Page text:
Following up on our discussion yesterday about the underlying issues raised by the horrifying murders in Aurora, there are several excellent and insightful pieces floating about that deserve to be well read.
One of the more interesting is Chip Berlet's piece at AlterNet:
Older models of psychological interpretation often dismissed the violent actors as dysfunctional or mentally ill and left it at that. Contemporary approaches factor in psychological considerations, but also consider the role of demonization and scapegoating in creating perceptual frames. Within sociology, the study of how the construction of frames and narratives assists ideological goals and attracts and retains recruits is well developed. In several disciplines there are studies of apocalyptic narrative storylines that cast the perpetrator in the role of hero for saving society from a mortal threat.
For some terrorists who are not clinically mentally ill, the act of violence has a clear goal of sending a message they hope will be understood and acted upon. They are seldom correct in their idea that their “propaganda of the deed” will have the desired outcome. For the tiny handful of those who struggle with serious mental illness and turn to violence, outside factors in the society play a role in writing the script they are following to justify their actions. This script is internally generated and generally incomprehensible to other people, however, it can be internally consistent and understandable to the perpetrator. So outside societal factors can be involved, even if they are greatly misinterpreted through the darkened glasses of psychosis.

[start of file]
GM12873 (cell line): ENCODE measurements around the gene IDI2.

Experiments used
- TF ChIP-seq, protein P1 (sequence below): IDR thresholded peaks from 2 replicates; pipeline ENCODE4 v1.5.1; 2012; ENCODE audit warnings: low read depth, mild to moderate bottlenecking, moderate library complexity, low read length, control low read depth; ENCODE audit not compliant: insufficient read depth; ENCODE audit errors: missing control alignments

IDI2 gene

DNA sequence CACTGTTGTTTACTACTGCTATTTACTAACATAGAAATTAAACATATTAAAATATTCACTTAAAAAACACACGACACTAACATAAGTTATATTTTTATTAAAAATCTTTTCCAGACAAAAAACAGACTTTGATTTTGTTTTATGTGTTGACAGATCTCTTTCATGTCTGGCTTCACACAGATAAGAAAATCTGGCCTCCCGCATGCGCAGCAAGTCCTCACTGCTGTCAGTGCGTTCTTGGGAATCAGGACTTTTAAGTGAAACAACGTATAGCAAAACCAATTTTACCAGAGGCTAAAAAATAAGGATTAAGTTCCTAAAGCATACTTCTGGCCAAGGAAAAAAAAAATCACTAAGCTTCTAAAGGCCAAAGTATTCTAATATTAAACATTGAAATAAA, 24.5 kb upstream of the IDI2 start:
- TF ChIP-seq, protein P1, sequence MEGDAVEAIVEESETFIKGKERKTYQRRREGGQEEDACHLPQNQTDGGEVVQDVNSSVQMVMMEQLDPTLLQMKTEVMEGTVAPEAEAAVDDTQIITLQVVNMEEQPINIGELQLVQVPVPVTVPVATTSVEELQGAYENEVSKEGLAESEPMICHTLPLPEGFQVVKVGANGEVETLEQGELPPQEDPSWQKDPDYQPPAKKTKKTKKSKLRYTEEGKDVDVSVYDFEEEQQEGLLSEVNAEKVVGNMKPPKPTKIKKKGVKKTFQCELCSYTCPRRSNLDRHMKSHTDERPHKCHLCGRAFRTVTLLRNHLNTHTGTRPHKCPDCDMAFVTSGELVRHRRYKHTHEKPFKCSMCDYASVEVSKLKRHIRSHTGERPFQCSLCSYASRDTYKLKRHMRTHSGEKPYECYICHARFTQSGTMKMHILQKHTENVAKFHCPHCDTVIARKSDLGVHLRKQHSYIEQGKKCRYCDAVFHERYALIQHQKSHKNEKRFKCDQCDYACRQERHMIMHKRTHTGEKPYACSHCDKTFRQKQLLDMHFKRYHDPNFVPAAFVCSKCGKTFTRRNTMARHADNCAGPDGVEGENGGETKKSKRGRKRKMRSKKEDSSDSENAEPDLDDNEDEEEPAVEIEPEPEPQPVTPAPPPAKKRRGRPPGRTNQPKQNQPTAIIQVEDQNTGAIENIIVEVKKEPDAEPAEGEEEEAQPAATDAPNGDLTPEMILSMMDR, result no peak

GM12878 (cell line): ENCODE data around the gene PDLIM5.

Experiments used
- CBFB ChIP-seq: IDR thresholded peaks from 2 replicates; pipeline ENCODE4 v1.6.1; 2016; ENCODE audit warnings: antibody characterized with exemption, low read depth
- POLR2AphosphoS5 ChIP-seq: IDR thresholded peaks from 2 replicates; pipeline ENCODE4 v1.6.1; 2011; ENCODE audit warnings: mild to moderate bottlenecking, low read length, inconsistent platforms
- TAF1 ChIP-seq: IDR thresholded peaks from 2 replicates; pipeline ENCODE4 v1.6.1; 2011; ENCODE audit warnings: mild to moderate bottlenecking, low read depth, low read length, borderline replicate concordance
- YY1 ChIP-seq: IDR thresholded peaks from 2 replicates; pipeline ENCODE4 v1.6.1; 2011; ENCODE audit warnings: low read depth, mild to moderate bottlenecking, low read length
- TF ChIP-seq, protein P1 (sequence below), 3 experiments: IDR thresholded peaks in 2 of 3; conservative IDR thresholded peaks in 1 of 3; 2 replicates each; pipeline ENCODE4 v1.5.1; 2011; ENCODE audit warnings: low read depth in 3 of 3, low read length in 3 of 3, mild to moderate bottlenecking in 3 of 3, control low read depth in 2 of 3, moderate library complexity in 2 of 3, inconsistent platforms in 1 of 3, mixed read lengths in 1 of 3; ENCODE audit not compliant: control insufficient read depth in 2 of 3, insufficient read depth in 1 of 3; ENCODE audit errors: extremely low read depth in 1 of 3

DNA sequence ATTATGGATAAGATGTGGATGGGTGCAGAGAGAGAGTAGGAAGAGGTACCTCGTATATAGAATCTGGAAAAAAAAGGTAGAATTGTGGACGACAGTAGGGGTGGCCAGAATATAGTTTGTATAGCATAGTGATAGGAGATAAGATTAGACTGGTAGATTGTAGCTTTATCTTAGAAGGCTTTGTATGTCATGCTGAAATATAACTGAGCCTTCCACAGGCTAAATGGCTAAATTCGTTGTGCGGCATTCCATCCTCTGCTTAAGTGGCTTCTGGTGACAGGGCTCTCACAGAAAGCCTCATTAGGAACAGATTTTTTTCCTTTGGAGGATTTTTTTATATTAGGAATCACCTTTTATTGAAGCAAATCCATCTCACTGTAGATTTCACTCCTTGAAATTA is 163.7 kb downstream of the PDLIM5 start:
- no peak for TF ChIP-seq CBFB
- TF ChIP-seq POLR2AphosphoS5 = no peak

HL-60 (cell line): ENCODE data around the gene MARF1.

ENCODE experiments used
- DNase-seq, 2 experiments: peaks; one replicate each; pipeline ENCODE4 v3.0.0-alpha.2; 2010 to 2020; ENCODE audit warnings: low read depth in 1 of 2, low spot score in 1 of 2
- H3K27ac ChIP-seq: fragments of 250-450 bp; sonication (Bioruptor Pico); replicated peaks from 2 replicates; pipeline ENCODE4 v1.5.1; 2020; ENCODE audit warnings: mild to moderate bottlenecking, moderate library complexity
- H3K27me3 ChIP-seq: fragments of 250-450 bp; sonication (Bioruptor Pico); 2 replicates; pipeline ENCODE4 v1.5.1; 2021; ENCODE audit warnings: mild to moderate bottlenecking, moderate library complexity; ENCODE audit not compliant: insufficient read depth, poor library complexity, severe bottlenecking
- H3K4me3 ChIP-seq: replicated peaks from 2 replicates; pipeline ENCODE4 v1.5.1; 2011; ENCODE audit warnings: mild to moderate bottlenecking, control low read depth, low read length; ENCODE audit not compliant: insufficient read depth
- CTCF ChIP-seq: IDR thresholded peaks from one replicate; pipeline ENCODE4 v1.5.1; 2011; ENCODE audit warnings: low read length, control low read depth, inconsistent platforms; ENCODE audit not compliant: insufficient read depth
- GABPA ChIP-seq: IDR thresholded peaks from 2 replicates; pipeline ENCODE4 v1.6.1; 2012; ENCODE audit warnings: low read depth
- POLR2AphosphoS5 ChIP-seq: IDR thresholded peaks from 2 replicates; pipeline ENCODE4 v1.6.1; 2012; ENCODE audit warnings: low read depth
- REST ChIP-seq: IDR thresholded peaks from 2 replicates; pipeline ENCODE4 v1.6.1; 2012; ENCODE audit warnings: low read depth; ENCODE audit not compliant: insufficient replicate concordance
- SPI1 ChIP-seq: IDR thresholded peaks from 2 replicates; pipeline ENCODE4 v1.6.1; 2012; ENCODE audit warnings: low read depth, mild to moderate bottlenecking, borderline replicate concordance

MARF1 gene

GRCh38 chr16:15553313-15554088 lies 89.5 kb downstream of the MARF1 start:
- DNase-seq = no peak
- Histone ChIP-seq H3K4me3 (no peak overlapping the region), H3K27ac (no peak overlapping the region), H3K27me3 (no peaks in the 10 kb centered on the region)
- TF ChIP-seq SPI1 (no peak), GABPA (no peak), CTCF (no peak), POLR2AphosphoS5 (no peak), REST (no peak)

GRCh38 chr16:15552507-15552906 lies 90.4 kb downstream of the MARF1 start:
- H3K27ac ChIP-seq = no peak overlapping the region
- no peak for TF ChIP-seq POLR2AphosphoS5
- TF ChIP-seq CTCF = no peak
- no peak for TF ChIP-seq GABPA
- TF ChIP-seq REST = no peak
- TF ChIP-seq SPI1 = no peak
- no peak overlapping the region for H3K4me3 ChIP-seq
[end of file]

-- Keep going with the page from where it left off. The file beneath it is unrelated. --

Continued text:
Dan Froomkin has a great piece at HuffPo describing how the NRA will predictably kill any and all discussion of gun-law changes as a possible response:
Opponents of gun control have a powerful rhetorical argument in their arsenal. "The gun lobby is very effective at saying that 'Now is not the time to exploit these events for political purposes,'" Rand said. "Their goal is to delay so that the pressure comes off of policy makers, the immediacy fades and everyone turns their attention to something else."
Gross agreed. "That's the arc that these things always take and they know it," he said.
But, Gross said, the "now is not the time" argument would only be genuine "if history showed that there ever is a time to discuss the role of gun policy in preventing these tragedies."
And Rand said it's appropriate to start talking about solutions right away. "It's not politics, it's public health," she said. "You have an industry that manufactures a product that is completely unregulated from a health and safety standpoint."
As Digby says, the only real taboo among the Beltway pundit class is against examining the causes of these tragedies.
Also, be sure to read Roger Ebert at the NYT.